Finally, we have shown that under normal system operation the membrane, if unsupported, will give rise to large changes in the total volume of the separation channel. These changes influence not only performance but also the reproducibility of the system. By including a porous ceramic support, we were able to decrease the difference in retention time from greater than 20% to less than 3%.

Acknowledgments

The authors would like to thank Washington State University National Institutes of Health Protein Biotechnology Training Program (grant TM2GM08336) and Pfizer Inc. for financial support of this project. They would also like to thank Peter Myers from the Department of Chemistry at the University of Liverpool for frequent communication and insight on this project.

Abbreviations

APC
allophycocyanin
DFGF
dynamic field gradient focusing
EFGF
electric field gradient focusing
MWCO
molecular weight cutoff

Footnotes

The authors have declared no conflict of interest.

References

1. Giddings JC, Dahlgren K. Sep Sci. 1971;6:345–356.
2. Lin SL, Li Y, Woolley AT, Lee ML, Tolley HD, Warnick KF. Electrophoresis. 2008;29:1058–1066. [PubMed]
3. Burke JM, Ivory CF. Electrophoresis. 2008;29:1013–1025. [PMC free article] [PubMed]
4. Greenlee RD, Ivory CF. Biotechnol Prog. 1998;14:300–309. [PubMed]
5. Huang Z, Ivory CF. Anal Chem. 1999;71:1628–1632.
6. Humble PH, Kelly RT, Woolley AT, Tolley HD, Lee ML. Anal Chem. 2004;76:5641–5648. [PubMed]
7. Koegler WS, Ivory CF. J Chromatogr A. 1996;726:229–236.
8. Lin SL, Li YY, Tolley HD, Humble PH, Lee ML. J Chromatogr A. 2006;1125:254–262. [PubMed]
9. Lin SL, Tolley HD, Lee ML. Chromatographia. 2005;62:277–281.
10. Petsev DN, Lopez GP, Ivory CF, Sibbett SS. Lab Chip. 2005;5:587–597. [PubMed]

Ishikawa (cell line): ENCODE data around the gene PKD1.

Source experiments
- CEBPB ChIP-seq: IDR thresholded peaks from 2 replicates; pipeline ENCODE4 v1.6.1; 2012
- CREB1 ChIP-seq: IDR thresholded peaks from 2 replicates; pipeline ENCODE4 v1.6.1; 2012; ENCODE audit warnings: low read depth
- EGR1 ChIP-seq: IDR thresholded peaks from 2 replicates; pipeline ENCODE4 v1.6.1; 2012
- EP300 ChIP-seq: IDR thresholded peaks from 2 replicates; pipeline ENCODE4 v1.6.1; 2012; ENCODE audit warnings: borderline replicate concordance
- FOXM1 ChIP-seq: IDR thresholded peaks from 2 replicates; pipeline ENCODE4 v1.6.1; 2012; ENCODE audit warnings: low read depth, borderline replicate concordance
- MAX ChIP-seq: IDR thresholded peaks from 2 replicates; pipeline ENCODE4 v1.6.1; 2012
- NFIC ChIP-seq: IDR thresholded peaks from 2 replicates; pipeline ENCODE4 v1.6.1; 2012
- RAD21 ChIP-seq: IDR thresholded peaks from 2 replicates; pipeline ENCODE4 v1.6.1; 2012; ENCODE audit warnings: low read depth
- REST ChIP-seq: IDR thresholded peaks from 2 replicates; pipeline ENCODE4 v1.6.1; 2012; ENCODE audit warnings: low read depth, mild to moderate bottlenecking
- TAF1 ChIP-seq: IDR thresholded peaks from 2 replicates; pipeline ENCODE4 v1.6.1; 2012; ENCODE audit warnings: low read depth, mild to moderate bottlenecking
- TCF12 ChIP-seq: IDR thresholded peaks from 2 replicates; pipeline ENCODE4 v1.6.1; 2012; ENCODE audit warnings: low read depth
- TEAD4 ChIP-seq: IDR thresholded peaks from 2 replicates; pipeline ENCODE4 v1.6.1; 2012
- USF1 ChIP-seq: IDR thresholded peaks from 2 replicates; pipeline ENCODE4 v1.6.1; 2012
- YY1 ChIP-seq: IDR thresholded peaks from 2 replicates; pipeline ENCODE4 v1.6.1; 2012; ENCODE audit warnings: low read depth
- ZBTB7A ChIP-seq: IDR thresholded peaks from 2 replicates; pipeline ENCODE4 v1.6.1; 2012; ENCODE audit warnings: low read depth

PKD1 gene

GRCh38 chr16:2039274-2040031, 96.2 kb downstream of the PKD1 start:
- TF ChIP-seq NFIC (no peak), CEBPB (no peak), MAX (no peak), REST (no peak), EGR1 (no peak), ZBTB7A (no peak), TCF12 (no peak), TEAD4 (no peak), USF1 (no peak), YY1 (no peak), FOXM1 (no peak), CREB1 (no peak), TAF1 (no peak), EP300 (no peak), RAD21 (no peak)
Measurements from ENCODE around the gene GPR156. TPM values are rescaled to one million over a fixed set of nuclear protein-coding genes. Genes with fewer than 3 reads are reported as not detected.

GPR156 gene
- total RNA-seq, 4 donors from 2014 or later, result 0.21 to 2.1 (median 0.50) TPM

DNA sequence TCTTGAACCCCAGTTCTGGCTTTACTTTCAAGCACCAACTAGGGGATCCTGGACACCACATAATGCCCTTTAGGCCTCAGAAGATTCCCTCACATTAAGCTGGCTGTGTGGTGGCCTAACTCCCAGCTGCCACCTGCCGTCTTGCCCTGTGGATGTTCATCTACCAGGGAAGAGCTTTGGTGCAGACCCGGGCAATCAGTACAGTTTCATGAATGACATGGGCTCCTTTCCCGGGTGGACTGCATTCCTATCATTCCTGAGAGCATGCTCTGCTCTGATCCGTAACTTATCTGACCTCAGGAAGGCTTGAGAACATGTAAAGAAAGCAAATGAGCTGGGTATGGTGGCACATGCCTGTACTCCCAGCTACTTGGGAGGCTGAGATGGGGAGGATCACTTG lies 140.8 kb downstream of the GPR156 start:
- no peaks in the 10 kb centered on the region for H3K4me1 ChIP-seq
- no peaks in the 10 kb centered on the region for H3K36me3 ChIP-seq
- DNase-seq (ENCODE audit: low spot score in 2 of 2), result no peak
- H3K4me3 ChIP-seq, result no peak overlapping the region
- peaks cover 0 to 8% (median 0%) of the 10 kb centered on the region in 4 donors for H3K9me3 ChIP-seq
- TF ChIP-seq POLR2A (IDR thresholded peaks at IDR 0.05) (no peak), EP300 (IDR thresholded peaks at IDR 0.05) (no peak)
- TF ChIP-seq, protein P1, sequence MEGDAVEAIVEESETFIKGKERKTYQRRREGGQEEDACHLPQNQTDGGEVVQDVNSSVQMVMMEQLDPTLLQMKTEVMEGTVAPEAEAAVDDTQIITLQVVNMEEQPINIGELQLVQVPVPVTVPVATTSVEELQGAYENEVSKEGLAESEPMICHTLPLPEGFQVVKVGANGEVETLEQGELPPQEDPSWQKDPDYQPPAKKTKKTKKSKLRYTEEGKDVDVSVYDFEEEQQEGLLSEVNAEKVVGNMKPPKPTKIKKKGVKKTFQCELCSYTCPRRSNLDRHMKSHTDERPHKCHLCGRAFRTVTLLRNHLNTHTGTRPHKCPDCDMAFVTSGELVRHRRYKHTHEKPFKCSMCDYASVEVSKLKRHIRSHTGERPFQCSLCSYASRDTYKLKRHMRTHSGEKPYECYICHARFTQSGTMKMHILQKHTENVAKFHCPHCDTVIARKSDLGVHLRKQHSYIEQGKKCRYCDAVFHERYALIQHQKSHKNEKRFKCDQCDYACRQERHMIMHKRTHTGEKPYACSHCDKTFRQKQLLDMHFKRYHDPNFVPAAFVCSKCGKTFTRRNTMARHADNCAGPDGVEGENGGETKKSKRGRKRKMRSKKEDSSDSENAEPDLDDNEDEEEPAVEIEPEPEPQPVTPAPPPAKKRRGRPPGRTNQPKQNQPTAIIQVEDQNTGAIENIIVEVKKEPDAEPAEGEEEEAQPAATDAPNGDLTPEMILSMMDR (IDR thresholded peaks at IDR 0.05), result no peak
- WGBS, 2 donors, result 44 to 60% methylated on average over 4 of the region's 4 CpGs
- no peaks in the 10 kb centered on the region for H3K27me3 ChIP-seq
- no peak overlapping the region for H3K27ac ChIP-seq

11. Tracy NI, Ivory CF. Electrophoresis. 2008;29:2820–2827. [PMC free article] [PubMed]
12. Wang QG, Lin SL, Warnick KF, Tolley HD, Lee ML. J Chromatogr A. 2003;985:455–462. [PubMed]
13. Ross D, Locascio LE. Anal Chem. 2002;74:2556–2564. [PubMed]
14. Kelly RT, Li Y, Woolley AT. Anal Chem. 2006;78:2565–2570. [PubMed]
15. Balss KM, Vreeland WN, Phinney KW, Ross D. Anal Chem. 2004;76:7243–7249. [PubMed]
16. Astorga-Wells J, Swerdlow H. Anal Chem. 2003;75:5207–5212. [PubMed]
17. Astorga-Wells J, Vollmer S, Bergman T, Jornvall H. Anal Chem. 2007;79:1057–1063. [PubMed]
18. Wang YC, Stevens AL, Han JY. Anal Chem. 2005;77:4293–4299. [PubMed]
19. Newman J, Thomas-Alyea KE. Electrochemical Systems. Wiley; Hoboken, NJ: 2004.
20. Koegler WS, Ivory CF. Biotechnol Prog. 1996;12:822–836.
21. Kim SM, Sommer GJ, Burns MA, Hasselbrink EF. Anal Chem. 2006;78:8028–8035. [PubMed]
22. Matsui T, Franzke J, Manz A, Janasek D. Electrophoresis. 2007;28:4606–4611. [PubMed]
23. Munson MS, Danger G, Shackman JG, Ross D. Anal Chem. 2007;79:6201–6207. [PubMed]
24. Balss KM, Ross D, Begley HC, Olsen KG, Tarlov MJ. J Am Chem Soc. 2004;126:13474–13479. [PubMed]
25. Danger G, Ross D. Electrophoresis. 2008;29:3107–3114. [PubMed]
26. Hoebel SJ, Balss KM, Jones BJ, Malliaris CD, Munson MS, Vreeland WN, Ross D. Anal Chem. 2006;78:7186–7190. [PubMed]
27. Myers P, Bartle KD. J Chromatogr A. 2004;1044:253–258. [PubMed]
28. Tracy NI, Huang Z, Ivory CF. Biotechnol Prog. 2008;24:444–451. [PMC free article] [PubMed]
29. Tracy NI, Ivory CF. J Sep Sci. 2008;31:341–352. [PMC free article] [PubMed]
30. Tracy NI, Ivory CF. AIChE J. 2009;55:63–74.
31. Ivory CF. Electrophoresis. 2004;25:360–374. [PubMed]
32. Shackman JG, Ross D. Electrophoresis. 2007;28:556–571. [PubMed]
33. Maynes D, Tenny J, Webbd BW, Lee ML. Electrophoresis. 2008;29:549–560. [PubMed]
34. Sun XF, Farnswortha PB, Tolley HD, Warnick KF, Woolley AT, Lee ML. J Chromatogr A. 2009;1216:159–164. [PubMed]
35. Tunon PG, Wang Y, Myers P, Bartle KD, Bowhill L, Ivory CF, Ansell RJ. Electrophoresis. 2008;29:457–465. [PubMed]
36. Liu J, Sun X, Frarnsworth PB, Lee ML. Anal Chem. 2006;78:4654–4662. [PubMed]
37. Wang QG, Tolley HD, LeFebre DA, Lee ML. Anal Bioanal Chem. 2002;373:125–135. [PubMed]
38. Brinkman HC. Appl Sci Res. 1949;A 1:27–34.
39. Nield DA, Bejan A. Convection in Porous Media. Springer-Verlag Inc; New York: 1999.
40. Humble PH, Harb JN, Tolley HD, Woolley AT, Farswarth PB, Lee ML. J Chromatogr A. 2007;1160:311–319. [PubMed]
41. Ghosh R. Protein Bioseparation Using Ultrafiltration: Theory, Applications and New Developments. Imperial College Press; London: 2003.
42. Glazer AN. J Appl Phycol. 1994;6:105–112.
43. Brown PR, Hartwick RA, editors. High Performance Liquid Chromatography. Wiley; New York: 1989.
44. Levenspiel O. Chemical Reaction Engineering. Wiley; New York: 1972.